Fitfully Creative

I’ve wanted to write a book for a long time–longer than I can really remember–but I was never able to come up with a good idea. Now, I know this might come as a surprise, but I think this was in part due to the fact that I’ve never considered myself to be a very creative person. This is especially true if I’m trying to force myself to be creative–such as trying to put together an idea for a book.

Over the years I’ve I tried brainstorming ideas, but my efforts always ended up being unproductive. Ugh. I’ve always hated brainstorming. I still remember absolutely hating being put into groups with the assignment to brainstorm such and such a topic. I cringe just thinking about them. I’ve just never been good at spontaneously coming up with ideas in a forced environment.

My lack of creativity is evident in other areas as well–such as art. I’m also not very good at drawing or painting something from memory. If I tried to draw a horse, for instance, I’d probably stare at a blank piece of paper and never draw anything, or if I did, it would be horrendous. But if you put a picture of a horse in front of me I could draw a fairly decent picture of it. I do this with my kids today; I can pick a picture of Ernie and Bert out of a book and draw a decent picture of them, but if I had to do it from memory…well, that’d be another story.

I’m comparing drawing with brainstorming ideas here to show that it’s the pulling ideas out of thin air that I’m not particularly good at. It’s probably a right brain/left brain thing, and my left brain definitely runs the show.

However, given what I’ve accomplished over the last few years, I’ve conceded that I am in fact creative. I just learned that I’m creative in very specific, and sometimes fitful, ways.

As I said, I’ve wanted to write a book for a long time but always lacked an idea. The problem was that whenever I sat down with the specific intention of trying to come up with an idea, I felt like I did when I was in school and put into brainstorming groups. I don’t know how many hours I spent staring out the window of the airplane as I flew along–the cruise portion of the flight with the autopilot engaged can often be boring–trying to come up with an idea and never getting one. More often than not, those experiences left me frustrated and feeling the opposite of creative.

Then, one day toward the end of 2013, when I wasn’t specifically trying to think about it, and certainly not expecting it, the seed of an idea popped into my head. I don’t remember the exact moment it happened, but I remember that I jotted it down. I didn’t try to force myself to be creative and build on this idea, but whenever something related to the seed came to me I wrote it down. Without trying to force myself to be creative, ideas randomly came to me and my notes slowly began to grow. Sometimes it happened while I was staring out the window at 25,000 feet, and sometimes it happened while I was washing my hair in the shower, or most annoyingly, it happened right before I fell asleep. Slowly, the basic plot of my novel began to grow.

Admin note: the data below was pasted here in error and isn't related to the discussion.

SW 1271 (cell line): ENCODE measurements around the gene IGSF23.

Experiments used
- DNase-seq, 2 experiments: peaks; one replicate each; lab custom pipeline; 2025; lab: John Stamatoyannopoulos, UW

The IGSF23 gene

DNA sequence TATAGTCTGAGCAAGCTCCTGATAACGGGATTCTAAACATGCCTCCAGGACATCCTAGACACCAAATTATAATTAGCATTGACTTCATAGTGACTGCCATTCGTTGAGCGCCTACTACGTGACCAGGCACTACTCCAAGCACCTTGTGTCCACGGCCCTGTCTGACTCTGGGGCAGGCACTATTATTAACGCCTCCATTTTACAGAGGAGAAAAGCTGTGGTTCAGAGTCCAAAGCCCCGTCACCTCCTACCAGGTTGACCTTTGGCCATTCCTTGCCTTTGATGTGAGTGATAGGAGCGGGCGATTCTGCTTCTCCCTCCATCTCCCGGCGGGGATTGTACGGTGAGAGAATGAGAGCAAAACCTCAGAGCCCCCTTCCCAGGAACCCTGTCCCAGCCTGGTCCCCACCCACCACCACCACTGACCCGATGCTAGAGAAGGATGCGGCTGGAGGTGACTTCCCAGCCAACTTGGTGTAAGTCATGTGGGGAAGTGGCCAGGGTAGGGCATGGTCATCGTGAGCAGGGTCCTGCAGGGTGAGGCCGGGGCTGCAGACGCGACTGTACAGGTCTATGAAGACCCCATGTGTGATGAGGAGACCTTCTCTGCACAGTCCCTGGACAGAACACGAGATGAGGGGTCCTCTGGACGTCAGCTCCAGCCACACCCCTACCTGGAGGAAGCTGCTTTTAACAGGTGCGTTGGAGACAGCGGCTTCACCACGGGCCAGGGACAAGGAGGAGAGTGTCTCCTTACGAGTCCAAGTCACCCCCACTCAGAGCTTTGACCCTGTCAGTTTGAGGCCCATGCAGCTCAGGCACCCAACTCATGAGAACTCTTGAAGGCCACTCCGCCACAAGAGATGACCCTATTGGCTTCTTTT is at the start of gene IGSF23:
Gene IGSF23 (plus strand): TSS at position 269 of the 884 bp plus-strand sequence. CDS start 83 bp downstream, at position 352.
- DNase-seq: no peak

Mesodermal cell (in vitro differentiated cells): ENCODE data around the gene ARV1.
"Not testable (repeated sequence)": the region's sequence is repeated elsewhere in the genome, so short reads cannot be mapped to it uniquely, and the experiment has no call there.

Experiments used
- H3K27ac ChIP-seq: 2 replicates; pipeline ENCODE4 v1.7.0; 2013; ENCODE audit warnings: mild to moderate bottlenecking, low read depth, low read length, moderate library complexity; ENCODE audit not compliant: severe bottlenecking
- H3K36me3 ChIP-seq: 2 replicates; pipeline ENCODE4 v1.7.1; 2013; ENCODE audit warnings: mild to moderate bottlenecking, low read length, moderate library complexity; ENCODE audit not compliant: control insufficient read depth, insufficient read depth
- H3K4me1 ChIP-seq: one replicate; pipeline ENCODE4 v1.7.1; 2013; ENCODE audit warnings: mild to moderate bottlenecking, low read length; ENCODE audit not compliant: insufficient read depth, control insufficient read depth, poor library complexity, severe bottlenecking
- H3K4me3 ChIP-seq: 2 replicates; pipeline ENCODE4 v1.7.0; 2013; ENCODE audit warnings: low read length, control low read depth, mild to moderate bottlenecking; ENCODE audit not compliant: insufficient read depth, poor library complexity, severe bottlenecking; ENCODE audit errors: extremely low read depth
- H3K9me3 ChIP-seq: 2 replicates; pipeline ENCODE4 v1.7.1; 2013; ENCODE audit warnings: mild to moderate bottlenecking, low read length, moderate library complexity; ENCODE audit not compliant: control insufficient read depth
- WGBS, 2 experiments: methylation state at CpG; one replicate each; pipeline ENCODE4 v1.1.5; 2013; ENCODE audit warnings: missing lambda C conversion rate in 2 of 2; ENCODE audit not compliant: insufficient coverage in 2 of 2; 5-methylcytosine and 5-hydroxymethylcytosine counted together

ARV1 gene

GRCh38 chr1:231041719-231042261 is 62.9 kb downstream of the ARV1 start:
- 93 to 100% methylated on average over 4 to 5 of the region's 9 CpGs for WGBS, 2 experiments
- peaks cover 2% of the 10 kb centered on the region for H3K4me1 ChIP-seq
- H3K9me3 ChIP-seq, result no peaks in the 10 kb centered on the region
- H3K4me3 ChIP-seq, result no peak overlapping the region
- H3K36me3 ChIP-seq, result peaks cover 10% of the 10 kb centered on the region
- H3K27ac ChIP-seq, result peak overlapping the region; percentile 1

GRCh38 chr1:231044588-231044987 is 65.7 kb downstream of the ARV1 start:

Since I was planning a fantasy novel that takes place in a world of my making, as I worked on my plot I also had to develop my world. It needed a history so my story and characters had depth and purpose. There had to be a reason my protagonist needed to do what needs to be done. So, before I started actually writing the novel, I spent about six months fitfully piecing together my world, its history, and its problems.

Not only did the world I was creating need a history, but it needed everything a world needs–land, water, mountains, rivers, forests, cities, etc. I tried sitting down with a blank piece of paper and sketching out a world map, but those sheets always ended up crumpled into wads and thrown away. I was facing a similar problem I have when I draw with my kids.

And then it happened! One day I was eating fajitas for dinner with my family and my creativity decided to strike! I looked down at the fajita drippings on my plate and knew what I was looking at wasn’t simply fajita juice; it was my world map!

world map

I snapped a photo and later used it as a guide to make a sketch of my world. After that, I was able to slowly start filling in the details of the world as the details came.

This is by far the biggest creative project I’ve ever undertaken, and over the last few years I’ve learned to work within my own creative limitations. I’ve read a lot of advice on writing–you know, from those that know what they’re doing–such as being deliberate and regular with your writing by scheduling yourself time to write and establishing a goal to write a specific number of words a day, but I don’t work like that. I’m not creative if I have to force myself to be. If I sit down to write and the creative juices aren’t flowing I don’t try to force it. Doing so just makes me frustrated. Some days I’m able to write three to four thousand words and others I stare out the window of my motel room and don’t write anything. If that happenss, I stop and do something else.

In the end, as fitful as it was, it worked. Now I have more ideas for stories in this world I’ve created than I know what to do with. And as I write this, I’m sitting in a motel and feeling the creativity. I’m currently about 60% of the way through editing and revising book 2 in my trilogy and I’m approaching a particularly exciting part of the story. I still have a few hours before I have to report for duty, so off I go!

About patrikmartinet

I'm an aspiring author trying to get my first book published.
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1 Response to Fitfully Creative

  1. Pingback: POV #2: Hadie | Patrik Martinet

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